Last Saturday, the men’s hockey team (13–9–3; 7–9–3 NESCAC) upset second-seeded Trinity College (16–8–1; 13–5–1 NESCAC) in a 2–1 overtime victory in the NESCAC Quarterfinal. The No. 7 Polar Bears will face fifth-seeded Colby College (13–10–2; 10–7–1 NESCAC) in the semifinals tomorrow afternoon.
The victory over Trinity was Bowdoin’s first NESCAC postseason win since 2014. The Polar Bears had not bested the Bantams since 2017.
Forward Chris Brown ’23, who scored the deciding goal in overtime, said that Bowdoin had a sluggish start on Saturday but that Trinity’s opening goal in the second period galvanized the team. After going down 0–1, Brown said that the Polar Bears found consistency through set plays they rehearsed in practice the previous week.
Head Coach Ben Guite said that the team had prepared for a tough battle against Trinity.
“We talked about [the game] being a war of attrition,” he said. “You have these tiny little wins and over time, something breaks.”
Bowdoin’s first break came with under five minutes remaining in regulation, when forward Gabe Shipper ’26 converted on a long pass from forward Jesse Lycan ’24 to tie the game 1–1 and force overtime.
Brown said that momentum was in Bowdoin’s favor heading into the sudden-victory overtime period.
“You would’ve thought we were up three to one,” he said. “From the energy and positivity going on in that locker room, I think we kind of knew we’d pull it out.”
Just over four minutes into overtime, defenseman Cam Berube ’23 intercepted a Trinity pass and sent the puck across the ice to Brown, who quickly found the back of the net, lifting the Polar Bears to victory.
Goaltender Alex Kozic ’24, who recorded a season-high 46 saves Saturday, felt that defeating Trinity was especially meaningful since none of the team’s current players had ever won against the Bantams. Saturday’s win proved that Bowdoin is a changed team this season, Kozic said.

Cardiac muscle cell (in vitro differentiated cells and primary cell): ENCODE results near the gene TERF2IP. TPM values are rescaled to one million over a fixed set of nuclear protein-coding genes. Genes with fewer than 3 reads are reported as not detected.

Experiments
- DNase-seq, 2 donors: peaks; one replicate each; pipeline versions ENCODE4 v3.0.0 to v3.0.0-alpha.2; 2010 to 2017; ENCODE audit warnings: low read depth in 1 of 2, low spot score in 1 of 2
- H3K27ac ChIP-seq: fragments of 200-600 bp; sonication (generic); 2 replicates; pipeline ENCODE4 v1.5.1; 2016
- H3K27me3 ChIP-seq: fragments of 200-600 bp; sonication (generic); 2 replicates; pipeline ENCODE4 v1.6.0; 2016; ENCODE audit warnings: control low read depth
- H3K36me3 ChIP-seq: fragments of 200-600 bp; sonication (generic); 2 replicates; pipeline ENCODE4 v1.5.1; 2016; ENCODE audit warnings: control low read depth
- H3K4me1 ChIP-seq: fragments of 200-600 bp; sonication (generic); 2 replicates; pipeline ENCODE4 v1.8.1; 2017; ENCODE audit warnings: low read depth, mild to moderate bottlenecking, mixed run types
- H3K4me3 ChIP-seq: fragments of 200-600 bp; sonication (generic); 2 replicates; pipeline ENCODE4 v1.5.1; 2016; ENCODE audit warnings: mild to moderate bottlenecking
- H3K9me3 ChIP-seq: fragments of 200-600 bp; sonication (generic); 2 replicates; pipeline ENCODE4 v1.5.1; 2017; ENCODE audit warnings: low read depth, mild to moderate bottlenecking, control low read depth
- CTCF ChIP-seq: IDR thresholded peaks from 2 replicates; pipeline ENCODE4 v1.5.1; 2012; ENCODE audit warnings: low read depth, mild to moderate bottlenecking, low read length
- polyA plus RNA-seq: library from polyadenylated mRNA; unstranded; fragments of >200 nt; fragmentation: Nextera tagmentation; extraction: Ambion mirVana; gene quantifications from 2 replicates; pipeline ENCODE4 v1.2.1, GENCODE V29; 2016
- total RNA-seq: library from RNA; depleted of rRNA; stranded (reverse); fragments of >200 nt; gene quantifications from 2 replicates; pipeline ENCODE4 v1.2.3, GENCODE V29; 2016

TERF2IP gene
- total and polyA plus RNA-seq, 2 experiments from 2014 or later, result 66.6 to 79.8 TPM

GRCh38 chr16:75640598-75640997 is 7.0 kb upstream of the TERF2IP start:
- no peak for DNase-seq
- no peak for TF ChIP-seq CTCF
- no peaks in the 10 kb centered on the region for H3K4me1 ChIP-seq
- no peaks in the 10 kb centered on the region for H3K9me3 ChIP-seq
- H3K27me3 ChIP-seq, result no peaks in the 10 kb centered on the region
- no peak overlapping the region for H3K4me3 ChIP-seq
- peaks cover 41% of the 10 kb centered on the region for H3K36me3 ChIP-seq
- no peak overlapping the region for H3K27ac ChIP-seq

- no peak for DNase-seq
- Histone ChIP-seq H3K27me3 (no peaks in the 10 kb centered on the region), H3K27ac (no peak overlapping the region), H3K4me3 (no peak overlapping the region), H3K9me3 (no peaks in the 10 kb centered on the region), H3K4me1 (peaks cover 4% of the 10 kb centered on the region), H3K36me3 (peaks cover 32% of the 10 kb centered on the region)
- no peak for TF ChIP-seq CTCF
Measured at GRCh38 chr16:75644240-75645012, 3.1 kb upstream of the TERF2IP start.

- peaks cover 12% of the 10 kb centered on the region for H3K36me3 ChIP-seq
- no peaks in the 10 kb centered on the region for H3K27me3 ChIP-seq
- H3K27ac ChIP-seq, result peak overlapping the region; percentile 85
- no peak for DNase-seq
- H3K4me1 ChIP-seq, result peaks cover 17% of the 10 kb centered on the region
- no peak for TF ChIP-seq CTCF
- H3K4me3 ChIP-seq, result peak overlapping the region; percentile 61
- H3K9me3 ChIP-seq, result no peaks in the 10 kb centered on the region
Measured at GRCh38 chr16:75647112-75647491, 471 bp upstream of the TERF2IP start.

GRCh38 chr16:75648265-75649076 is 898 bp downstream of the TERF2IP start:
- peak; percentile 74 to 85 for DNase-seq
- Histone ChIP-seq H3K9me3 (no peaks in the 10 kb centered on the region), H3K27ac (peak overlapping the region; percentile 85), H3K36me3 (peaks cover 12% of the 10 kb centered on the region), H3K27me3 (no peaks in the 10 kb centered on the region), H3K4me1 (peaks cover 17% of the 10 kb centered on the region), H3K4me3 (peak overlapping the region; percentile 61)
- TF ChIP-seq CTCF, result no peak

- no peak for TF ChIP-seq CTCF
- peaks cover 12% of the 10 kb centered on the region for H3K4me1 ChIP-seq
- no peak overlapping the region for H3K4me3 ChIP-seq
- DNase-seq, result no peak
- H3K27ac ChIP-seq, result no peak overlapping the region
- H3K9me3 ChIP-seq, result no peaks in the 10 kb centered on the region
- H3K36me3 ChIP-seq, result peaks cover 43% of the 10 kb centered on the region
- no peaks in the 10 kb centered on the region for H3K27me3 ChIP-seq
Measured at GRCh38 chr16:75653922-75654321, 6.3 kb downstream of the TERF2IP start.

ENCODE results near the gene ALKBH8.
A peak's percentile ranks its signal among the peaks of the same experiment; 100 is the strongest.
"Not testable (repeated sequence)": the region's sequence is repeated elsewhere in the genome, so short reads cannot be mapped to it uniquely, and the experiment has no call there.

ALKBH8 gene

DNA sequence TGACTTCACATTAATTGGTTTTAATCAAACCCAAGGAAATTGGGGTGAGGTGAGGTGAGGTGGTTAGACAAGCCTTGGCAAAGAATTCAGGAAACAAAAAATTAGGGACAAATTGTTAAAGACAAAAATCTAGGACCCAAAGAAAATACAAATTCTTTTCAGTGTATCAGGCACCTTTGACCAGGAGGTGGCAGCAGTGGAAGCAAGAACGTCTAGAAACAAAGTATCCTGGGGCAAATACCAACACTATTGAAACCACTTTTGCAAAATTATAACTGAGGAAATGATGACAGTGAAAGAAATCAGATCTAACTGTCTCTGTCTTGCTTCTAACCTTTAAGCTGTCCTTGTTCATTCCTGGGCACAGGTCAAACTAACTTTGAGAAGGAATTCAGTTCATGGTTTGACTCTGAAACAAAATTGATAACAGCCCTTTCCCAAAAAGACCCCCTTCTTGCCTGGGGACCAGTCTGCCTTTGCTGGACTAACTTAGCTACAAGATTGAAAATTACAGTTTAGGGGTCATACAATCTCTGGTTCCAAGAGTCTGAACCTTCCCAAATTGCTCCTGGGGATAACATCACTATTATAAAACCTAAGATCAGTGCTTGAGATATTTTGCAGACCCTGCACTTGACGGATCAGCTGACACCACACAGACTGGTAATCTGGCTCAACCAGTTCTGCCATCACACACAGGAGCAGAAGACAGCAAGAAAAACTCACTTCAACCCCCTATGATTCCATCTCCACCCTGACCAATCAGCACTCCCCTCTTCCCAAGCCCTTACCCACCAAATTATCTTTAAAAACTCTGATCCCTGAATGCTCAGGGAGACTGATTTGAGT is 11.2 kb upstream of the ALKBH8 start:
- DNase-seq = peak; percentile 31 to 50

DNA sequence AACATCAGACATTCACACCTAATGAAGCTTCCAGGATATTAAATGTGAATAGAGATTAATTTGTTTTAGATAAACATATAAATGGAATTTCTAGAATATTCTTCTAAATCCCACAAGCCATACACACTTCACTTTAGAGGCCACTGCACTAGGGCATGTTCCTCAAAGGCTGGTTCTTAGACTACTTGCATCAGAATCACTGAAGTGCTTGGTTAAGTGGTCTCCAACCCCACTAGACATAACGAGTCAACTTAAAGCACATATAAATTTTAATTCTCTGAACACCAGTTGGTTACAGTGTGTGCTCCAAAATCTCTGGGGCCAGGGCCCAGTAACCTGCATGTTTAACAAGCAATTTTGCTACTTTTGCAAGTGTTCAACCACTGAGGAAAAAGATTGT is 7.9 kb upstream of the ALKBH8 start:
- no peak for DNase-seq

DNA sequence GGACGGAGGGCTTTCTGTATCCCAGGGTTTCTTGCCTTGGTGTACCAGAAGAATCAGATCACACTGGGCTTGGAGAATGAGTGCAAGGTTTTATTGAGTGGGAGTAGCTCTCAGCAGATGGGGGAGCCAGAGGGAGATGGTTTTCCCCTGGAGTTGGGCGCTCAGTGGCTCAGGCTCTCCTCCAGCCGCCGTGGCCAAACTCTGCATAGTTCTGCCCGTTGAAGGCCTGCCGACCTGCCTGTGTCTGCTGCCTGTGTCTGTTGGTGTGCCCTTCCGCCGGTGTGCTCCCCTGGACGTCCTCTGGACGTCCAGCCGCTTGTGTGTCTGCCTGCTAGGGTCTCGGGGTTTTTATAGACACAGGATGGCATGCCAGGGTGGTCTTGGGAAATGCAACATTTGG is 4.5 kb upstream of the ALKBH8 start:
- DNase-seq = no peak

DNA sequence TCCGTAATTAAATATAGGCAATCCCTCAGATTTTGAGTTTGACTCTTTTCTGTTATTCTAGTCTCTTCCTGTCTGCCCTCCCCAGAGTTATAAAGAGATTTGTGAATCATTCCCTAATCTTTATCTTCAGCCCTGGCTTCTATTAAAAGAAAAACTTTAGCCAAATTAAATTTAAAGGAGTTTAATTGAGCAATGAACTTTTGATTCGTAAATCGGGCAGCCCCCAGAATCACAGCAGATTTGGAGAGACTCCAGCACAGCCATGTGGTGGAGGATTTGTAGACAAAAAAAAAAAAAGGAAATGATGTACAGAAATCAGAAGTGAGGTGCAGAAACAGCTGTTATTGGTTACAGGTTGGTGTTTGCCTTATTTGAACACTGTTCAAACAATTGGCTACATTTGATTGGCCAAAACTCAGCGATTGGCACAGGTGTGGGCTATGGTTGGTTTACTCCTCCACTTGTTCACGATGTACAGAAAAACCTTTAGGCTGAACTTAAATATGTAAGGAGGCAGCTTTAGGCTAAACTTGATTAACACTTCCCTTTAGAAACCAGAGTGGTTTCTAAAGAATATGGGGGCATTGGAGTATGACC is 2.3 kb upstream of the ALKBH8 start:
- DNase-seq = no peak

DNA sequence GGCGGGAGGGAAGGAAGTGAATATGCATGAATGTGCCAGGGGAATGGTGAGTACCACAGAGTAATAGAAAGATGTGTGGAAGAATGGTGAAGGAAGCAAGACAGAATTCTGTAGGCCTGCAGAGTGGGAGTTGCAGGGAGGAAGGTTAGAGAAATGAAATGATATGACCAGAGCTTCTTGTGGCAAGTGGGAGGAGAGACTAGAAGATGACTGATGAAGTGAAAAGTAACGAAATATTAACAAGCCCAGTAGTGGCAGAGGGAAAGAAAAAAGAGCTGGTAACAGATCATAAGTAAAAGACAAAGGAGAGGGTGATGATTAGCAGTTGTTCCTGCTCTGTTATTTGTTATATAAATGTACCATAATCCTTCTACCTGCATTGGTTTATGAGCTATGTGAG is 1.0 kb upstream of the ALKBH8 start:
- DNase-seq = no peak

Brown believes that the victory reflected the cultural shift that Guite has brought to the program this season in his first year as head coach.
“Guys are way happier to be on the rink,” Brown said. “I think that really shows when you go on the ice and you’re in certain situations like [Saturday’s game].”
Bowdoin’s semifinal matchup pits the team against rival Colby. It will be the 219th meeting between the two longest-running rivals in small-college hockey and the first in the NESCAC playoffs since 2011. The Polar Bears fell to the Mules in both of their regular season matchups, but Kozic said that Bowdoin is far from outmatched, as the Polar Bears beat several teams this year that also beat Colby.
Shipper added that Bowdoin’s coaching staff has a strong scouting report on Colby. The Mules are a fast team, and Bowdoin is working on its neutral zone play and improving its special teams in preparation for tomorrow’s game.
Guite anticipates a fast-paced, physical and low-scoring game. Despite Bowdoin’s regular-season losses against Colby, he feels that his team is prepared.
“Colby is going to see a different team than they saw in December and in January,” Guite said. “[Bowdoin] has had to learn how to beat the best of the NESCAC.”
In addition to Trinity, first-seeded Wesleyan University (15–7–3; 11–4–3 NESCAC) and fourth-seeded Hamilton College (13–10–2; 11–5–2 NESCAC) bowed out of the tournament last weekend. Brown sees these upsets as proof that the conference championship could go to any of the remaining teams.
“Anyone can win. It’s like that in hockey, especially in the NESCAC,” Brown said.
Should Bowdoin defeat Colby and advance to the championship game, the Polar Bears would face the winner of the other semifinal game between third-seeded Amherst College (16–5–4; 13–3–2 NESCAC) and eighth-seeded Williams College (8–15–2; 5–11–2 NESCAC) on Sunday afternoon.
Bowdoin’s semifinal game against Colby is scheduled for 12:00 p.m. tomorrow. All NESCAC playoff games will be streamed live on the Northeast Sports Network.